The most damage a sports gene test can do is to keep a child from doing something she loves because of a DNA-obsessed parent. A more questionable application of DNA testing is as part of “relationship science,” something I learned about a few weeks ago when a reporter from healthline.com
asked me about it. (more…)
September 21, 2014
In recent weeks, there’s been talk of three types of genetic testing transitioning from targeted populations to the general public: carrier screens for recessive diseases, tests for BRCA cancers, and non-invasive prenatal testing (NIPT) to spot extra chromosomes in fetuses from DNA in the maternal bloodstream.
Are these efforts the leading edge of a new eugenics movement? It might appear that way, but I think not.
When I began providing genetic counseling 30 years ago at CareNet, a large ob/gyn practice in Schenectady, NY, (more…)
June 14, 2013
(credit: Dept of Energy)
Earlier today, my “in” box began to fill with info from everyone I’ve ever met letting me know that the Supreme Court
had ruled on the Myriad case about patenting the breast cancer genes BRCA1 and BRCA2. I also received a dozen pitches from PR people offering me all manner of instant interviews with lawyers, doctors, bioethicists, and health care analysts.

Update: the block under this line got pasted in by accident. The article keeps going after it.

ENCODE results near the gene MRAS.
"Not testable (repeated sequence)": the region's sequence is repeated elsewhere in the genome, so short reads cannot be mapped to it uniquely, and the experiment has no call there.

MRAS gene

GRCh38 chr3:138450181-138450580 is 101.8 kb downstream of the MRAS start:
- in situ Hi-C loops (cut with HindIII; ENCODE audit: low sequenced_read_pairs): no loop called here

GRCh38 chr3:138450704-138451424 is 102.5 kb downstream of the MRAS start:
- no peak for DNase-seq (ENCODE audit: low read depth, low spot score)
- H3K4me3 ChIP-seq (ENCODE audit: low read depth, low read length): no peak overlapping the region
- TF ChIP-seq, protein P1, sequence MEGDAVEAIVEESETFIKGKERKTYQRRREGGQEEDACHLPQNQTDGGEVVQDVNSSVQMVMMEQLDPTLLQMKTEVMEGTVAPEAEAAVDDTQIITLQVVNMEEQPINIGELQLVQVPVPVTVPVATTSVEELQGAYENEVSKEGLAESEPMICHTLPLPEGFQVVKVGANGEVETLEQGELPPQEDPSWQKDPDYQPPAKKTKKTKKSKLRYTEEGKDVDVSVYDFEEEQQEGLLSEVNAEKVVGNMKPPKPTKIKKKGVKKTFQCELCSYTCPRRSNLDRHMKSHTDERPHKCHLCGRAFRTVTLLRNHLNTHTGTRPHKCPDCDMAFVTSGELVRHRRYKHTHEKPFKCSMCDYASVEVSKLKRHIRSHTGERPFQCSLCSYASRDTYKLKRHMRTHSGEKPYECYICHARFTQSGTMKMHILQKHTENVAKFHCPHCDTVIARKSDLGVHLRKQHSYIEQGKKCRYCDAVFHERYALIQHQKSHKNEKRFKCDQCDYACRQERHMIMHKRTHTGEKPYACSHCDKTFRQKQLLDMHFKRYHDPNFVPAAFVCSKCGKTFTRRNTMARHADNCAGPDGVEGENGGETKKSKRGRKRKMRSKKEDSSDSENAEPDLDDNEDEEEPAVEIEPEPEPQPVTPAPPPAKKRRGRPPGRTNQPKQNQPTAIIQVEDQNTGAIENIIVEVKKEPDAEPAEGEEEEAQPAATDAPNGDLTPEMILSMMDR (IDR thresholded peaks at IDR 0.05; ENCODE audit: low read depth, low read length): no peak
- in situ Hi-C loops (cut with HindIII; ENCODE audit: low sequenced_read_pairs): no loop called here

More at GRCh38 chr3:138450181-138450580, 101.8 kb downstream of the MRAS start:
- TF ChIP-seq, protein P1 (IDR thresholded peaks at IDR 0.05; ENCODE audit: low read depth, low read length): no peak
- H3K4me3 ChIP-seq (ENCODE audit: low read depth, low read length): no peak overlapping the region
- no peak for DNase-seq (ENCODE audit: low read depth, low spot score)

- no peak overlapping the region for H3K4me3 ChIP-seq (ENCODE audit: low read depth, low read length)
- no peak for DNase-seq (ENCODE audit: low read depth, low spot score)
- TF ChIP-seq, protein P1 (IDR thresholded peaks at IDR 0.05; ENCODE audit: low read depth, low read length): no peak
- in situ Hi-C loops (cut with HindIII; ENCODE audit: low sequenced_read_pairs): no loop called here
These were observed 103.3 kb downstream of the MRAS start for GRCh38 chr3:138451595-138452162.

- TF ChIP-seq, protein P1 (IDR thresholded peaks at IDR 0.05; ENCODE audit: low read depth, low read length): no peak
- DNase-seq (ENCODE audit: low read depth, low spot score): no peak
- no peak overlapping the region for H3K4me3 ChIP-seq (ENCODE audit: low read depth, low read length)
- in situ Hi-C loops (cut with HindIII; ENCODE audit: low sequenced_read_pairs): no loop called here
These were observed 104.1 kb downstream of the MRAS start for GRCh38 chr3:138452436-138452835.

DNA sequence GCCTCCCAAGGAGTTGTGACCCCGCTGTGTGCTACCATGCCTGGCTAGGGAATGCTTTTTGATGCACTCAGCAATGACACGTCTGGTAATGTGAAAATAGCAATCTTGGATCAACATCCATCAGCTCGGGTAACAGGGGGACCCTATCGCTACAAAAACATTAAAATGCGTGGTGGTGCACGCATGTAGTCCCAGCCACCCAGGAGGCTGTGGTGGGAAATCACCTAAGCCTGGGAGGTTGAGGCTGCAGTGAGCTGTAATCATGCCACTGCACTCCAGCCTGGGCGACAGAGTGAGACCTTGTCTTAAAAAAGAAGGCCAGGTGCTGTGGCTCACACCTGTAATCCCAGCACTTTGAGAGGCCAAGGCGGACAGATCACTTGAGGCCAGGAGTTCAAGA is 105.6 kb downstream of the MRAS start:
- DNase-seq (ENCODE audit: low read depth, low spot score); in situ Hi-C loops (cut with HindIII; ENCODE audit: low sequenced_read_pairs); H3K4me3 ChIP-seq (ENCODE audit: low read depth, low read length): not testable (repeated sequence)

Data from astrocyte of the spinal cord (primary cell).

No one offered me an interview with a geneticist – a person who knows something about DNA. So being such a person myself, I decided to take a look at the decision. And I found an error right smack in the opening paragraph: (more…)
April 19, 2013
10 editions of my textbook chronicle the evolution of genomics
This month we celebrate the DNA anniversaries: unveiling of DNA’s structure in 1953, and the human genome sequence in 2003.
From now until DNA Day, April 25, bloggers will be worshipping the human genome. Nature
will offer podcasts (“PastCasts”) and last week, Eric Green, director of the National Human Genome Research Institute, spoke to reporters
, summarizing the “quantitative advances since the human genome project.”
It’s also the 20th anniversary of my non-science majors textbook, Human Genetics: Concepts and Applications
. Writing the 10 editions has given me a panoramic view of the birth of genomics different from those of researchers, physicians, and journalists. Here are a few observations on the evolution of genetics to genomics, as I begin the next edition. (more…)
March 24, 2013
A genome sequenced to investigate one disease may reveal another.
You have your genome or exome (the protein-encoding part) sequenced to help diagnose a puzzling set of symptoms, and something totally unrelated, and unexpected, turns up – a so-called “incidental finding.”